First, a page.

The tobacco industry held power because of vast spending on political campaigns and effective lobbyists. They held power because they fought each lawsuit and refused to settle out of court. They relied on several defense strategies, including, 1. Tobacco was not harmful to smokers; 2. Smokers' cancer was caused by other factors; 3) Smokers assumed the risk of cancer when they decided to smoke. The tobacco industry began to lose power when, in a landmark case the plaintiff and her family alleged that cigarette manufacturers knew, but did not warn consumers, that smoking caused lung cancer and that cigarettes were addictive. Other plaintiffs sued, claiming that tobacco companies knew cigarettes were addictive and caused cancer. 

I could go on, but I think I should be making my point. We don't have to resort to freedom of speech or action. We can argue that climate change is occurring and the changes occur, partially, because of human action. We have to show that pollution and climate harm people and business. We need to reveal how fossil fuels contribute to pollution. 

I again refer you to Merchants of Doubt

Mine is not a freedom of speech argument. My point is that with all the caterwauling about whether humans do vs humans do not cause climate change, burning fossil fuels pollute the air and water and fracking pollutes groundwater. 

If coal, oil, and gas pollute the air, soils, and water, then it is time for development of other means of energy.  The fossil fuels industries can argue freedom of speech all they want.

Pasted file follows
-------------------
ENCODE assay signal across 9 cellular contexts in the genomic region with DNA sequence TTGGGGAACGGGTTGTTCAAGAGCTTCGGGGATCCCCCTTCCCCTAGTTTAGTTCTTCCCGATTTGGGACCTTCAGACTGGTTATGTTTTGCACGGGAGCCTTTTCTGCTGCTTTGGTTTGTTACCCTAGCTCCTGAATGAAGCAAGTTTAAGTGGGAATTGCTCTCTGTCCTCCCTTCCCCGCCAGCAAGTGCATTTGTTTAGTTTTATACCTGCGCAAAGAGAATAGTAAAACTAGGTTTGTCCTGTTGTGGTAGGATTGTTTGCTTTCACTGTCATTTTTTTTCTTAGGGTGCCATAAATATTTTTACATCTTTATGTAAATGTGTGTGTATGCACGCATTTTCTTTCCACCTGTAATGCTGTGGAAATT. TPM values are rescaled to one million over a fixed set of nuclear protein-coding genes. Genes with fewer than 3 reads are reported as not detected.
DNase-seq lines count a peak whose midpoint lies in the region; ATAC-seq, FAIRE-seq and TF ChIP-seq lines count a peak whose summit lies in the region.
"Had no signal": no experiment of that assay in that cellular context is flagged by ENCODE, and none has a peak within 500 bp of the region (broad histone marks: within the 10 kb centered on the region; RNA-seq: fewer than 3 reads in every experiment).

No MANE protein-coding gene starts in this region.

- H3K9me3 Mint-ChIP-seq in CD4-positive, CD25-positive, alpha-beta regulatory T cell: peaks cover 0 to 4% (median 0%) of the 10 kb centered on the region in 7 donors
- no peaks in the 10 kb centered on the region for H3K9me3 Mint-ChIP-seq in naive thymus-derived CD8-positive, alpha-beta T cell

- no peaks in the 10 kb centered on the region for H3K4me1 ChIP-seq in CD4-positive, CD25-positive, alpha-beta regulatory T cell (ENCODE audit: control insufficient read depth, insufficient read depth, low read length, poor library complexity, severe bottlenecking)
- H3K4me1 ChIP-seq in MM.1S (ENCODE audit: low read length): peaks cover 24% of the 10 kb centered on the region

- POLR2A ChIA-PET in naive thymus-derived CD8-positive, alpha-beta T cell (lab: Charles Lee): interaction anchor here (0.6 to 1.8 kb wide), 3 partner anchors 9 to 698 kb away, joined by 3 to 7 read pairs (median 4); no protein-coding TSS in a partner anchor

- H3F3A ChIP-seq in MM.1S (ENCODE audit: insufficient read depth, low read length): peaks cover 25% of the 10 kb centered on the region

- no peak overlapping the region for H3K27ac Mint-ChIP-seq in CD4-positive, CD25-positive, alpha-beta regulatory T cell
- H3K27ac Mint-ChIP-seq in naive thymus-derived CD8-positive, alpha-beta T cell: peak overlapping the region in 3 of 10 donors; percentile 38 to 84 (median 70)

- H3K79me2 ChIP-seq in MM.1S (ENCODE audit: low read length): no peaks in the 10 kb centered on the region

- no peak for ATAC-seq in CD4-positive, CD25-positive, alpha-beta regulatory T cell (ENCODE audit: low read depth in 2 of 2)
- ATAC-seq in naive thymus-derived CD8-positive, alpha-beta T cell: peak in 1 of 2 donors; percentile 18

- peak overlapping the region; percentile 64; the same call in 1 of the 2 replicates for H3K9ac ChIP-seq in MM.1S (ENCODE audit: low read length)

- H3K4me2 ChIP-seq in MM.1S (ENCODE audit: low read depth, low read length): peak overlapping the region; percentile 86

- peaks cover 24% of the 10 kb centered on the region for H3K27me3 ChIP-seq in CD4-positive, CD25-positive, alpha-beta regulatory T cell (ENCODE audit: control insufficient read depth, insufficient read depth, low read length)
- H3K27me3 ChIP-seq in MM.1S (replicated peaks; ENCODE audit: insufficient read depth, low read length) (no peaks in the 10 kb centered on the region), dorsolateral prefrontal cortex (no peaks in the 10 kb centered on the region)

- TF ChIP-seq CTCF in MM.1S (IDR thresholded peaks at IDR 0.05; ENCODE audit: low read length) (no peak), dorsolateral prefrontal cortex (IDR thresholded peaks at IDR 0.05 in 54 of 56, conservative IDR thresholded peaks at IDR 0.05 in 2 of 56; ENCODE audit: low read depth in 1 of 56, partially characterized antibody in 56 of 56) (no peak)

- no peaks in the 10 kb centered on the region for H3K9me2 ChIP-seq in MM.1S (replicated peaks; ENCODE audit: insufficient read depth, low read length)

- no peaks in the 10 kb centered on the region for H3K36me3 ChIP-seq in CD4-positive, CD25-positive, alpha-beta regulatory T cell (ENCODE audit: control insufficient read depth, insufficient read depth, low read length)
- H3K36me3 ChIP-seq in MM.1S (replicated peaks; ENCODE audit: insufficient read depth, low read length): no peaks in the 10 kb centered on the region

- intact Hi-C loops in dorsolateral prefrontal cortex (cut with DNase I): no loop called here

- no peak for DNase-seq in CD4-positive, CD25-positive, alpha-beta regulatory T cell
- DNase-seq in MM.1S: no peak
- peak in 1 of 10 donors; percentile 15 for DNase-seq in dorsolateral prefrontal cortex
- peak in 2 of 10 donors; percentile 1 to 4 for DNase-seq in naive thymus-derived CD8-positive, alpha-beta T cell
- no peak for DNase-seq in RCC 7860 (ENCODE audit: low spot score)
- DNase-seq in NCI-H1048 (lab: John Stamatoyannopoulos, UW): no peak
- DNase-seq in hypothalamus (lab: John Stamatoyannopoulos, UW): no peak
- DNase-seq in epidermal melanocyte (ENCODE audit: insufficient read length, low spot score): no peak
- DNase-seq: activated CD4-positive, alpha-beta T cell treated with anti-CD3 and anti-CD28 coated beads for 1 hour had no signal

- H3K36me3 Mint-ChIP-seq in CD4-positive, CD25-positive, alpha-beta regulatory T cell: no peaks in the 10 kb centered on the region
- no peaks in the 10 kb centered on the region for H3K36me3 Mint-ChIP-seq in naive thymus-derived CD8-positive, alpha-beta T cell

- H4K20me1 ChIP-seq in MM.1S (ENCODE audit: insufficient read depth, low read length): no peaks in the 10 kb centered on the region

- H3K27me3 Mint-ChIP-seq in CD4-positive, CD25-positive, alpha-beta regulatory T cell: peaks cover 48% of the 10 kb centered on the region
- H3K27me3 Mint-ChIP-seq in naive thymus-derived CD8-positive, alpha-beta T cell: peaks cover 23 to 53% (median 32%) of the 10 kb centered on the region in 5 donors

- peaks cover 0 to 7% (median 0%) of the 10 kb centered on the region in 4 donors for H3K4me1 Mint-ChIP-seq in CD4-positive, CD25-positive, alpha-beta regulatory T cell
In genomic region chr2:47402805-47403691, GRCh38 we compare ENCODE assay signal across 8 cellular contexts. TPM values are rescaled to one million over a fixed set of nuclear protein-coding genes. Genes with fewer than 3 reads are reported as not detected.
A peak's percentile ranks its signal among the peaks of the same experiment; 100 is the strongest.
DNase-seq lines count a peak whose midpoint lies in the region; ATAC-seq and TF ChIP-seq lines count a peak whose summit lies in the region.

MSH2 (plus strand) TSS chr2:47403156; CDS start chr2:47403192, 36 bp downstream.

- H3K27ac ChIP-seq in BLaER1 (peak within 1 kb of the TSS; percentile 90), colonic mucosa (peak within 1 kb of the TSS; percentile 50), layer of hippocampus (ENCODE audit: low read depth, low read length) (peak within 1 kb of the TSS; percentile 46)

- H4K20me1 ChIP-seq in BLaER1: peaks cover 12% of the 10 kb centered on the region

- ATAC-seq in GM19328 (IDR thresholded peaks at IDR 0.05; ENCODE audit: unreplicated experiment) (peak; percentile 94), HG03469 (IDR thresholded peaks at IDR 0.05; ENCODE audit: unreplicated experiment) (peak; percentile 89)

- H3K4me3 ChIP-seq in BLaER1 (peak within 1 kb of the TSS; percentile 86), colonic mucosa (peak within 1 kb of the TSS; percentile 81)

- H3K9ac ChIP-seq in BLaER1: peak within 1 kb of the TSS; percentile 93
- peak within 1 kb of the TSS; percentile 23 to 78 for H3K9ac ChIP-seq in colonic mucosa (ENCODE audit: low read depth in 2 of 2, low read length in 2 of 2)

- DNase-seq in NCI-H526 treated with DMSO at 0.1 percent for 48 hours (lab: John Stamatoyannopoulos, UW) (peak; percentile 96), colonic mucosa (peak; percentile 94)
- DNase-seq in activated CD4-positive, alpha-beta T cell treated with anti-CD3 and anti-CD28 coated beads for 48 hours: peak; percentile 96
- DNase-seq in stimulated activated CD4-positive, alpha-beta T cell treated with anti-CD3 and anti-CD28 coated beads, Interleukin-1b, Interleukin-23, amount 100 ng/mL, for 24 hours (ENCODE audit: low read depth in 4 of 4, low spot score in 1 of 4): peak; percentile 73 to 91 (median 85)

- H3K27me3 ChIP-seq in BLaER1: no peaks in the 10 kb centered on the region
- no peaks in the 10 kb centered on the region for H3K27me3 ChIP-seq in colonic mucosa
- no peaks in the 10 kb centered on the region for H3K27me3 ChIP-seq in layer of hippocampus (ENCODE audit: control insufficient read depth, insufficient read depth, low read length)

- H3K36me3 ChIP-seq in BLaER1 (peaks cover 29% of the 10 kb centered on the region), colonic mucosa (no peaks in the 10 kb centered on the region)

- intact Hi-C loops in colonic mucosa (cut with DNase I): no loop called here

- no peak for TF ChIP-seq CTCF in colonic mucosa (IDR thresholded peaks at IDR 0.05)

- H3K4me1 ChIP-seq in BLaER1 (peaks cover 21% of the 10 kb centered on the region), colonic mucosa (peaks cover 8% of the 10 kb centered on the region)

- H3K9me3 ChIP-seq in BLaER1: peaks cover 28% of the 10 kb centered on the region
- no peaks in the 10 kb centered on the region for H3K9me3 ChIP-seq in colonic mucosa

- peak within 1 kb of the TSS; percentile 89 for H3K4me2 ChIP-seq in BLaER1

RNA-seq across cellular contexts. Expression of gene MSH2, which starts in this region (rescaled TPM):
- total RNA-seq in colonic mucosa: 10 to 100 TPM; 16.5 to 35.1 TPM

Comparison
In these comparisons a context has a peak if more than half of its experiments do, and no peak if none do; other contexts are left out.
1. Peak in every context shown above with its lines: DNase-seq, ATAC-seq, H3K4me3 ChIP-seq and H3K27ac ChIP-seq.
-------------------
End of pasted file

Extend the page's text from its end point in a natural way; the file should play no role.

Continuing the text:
I am willing to wager that China will develop alternative means of energy than the USA. 

OK, dear friends, show me where I am wrong in my assessment!

Comment by Čenek Sekavec on June 21, 2016 at 7:48pm

I should clarify that I'm not saying humans don't cause climate change. Merely that it is irrelevant if we do.

Comment by Čenek Sekavec on June 21, 2016 at 7:47pm

Humanity has gone through three extinction events prior to the industrial era. 

Over the course of the entire history of the earth extinction events are so common their names get very similar.  99% of all species that have ever lived are extinct, many due to climate change. 

It's stupid and anti human to believe that "our" climate change is any different. We should be studying how to adapt. Using our resources to stop change, irregardless of the source or type, is a lost fight. And a pointless expense of finite resources.

Change is the thing that has made human life possible on earth and is the guarantor of our continued dominance as a species.  

Humanity isn't dependent on environment to survive. It is dependent on thought. 

Comment by Čenek Sekavec on June 21, 2016 at 7:35pm

That is just a double down on the same stuff I mentioned before. Again, those are papers, not scientists. And a misattribution of anthropogenically neutral papers as being pro-anthropogenic.

Comment by Donald L. Engel on June 21, 2016 at 7:22pm

Ruth, how do you propose that we stop a natural climate change cycle that has been going on for at least 420,000 years?

Comment by Grinning Cat on June 21, 2016 at 7:12pm

The "97% of climate scientists" figure is actually wrong.

The truth is virtual unanimity.

Out of 24,210 climate science and global warming articles published in 2013-2014, James Lawrence Powell in his new analysis found that only five rejected anthropogenic global warming. Out of those, only one was cited by another author, and that one, only once.

http://www.patheos.com/blogs/friendlyatheist/2016/01/14/do-97-of-sc...

http://jamespowell.org/methodology/newmethodology.html